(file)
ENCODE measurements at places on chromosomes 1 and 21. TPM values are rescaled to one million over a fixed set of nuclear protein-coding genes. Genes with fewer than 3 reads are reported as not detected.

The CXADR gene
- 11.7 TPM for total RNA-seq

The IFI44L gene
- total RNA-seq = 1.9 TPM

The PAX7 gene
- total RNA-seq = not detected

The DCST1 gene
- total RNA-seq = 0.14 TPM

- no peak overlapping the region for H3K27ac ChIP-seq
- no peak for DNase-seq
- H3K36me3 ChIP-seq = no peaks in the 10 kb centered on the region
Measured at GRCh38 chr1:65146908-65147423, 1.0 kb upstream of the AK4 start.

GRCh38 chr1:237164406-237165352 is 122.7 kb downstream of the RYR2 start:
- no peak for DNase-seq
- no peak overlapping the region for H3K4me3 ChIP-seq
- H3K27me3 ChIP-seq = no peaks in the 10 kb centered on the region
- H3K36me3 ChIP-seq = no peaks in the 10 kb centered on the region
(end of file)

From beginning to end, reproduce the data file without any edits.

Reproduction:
ENCODE measurements at places on chromosomes 1 and 21. TPM values are rescaled to one million over a fixed set of nuclear protein-coding genes. Genes with fewer than 3 reads are reported as not detected.

The CXADR gene
- 11.7 TPM for total RNA-seq

The IFI44L gene
- total RNA-seq = 1.9 TPM

The PAX7 gene
- total RNA-seq = not detected

The DCST1 gene
- total RNA-seq = 0.14 TPM

- no peak overlapping the region for H3K27ac ChIP-seq
- no peak for DNase-seq
- H3K36me3 ChIP-seq = no peaks in the 10 kb centered on the region
Measured at GRCh38 chr1:65146908-65147423, 1.0 kb upstream of the AK4 start.

GRCh38 chr1:237164406-237165352 is 122.7 kb downstream of the RYR2 start:
- no peak for DNase-seq
- no peak overlapping the region for H3K4me3 ChIP-seq
- H3K27me3 ChIP-seq = no peaks in the 10 kb centered on the region
- H3K36me3 ChIP-seq = no peaks in the 10 kb centered on the region